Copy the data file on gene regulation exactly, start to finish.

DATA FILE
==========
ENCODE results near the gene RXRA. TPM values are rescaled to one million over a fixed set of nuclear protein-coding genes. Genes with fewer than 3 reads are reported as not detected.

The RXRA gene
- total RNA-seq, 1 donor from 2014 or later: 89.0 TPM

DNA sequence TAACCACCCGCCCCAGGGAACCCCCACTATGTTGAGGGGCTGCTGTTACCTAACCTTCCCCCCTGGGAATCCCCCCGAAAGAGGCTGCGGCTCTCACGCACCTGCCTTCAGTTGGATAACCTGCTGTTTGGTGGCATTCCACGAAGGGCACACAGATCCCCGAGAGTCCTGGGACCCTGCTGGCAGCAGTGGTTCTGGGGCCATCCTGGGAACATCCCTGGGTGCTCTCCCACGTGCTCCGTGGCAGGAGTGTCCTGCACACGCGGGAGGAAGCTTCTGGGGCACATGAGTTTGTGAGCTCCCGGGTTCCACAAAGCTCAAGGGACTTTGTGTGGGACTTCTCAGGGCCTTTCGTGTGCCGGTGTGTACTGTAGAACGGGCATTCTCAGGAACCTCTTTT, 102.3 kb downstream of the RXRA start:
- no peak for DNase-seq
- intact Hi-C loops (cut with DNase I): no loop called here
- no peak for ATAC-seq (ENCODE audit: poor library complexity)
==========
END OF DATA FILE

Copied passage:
ENCODE results near the gene RXRA. TPM values are rescaled to one million over a fixed set of nuclear protein-coding genes. Genes with fewer than 3 reads are reported as not detected.

The RXRA gene
- total RNA-seq, 1 donor from 2014 or later: 89.0 TPM

DNA sequence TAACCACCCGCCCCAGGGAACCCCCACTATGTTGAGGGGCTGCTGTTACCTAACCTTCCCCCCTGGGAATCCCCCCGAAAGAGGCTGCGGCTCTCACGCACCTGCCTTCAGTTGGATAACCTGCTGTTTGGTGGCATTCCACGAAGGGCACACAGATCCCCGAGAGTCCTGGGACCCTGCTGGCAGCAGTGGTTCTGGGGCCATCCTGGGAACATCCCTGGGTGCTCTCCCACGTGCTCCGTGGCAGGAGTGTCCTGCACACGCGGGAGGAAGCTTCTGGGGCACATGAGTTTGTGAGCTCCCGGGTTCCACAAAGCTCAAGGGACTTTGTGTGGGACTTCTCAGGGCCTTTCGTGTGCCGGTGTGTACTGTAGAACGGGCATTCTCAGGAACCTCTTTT, 102.3 kb downstream of the RXRA start:
- no peak for DNase-seq
- intact Hi-C loops (cut with DNase I): no loop called here
- no peak for ATAC-seq (ENCODE audit: poor library complexity)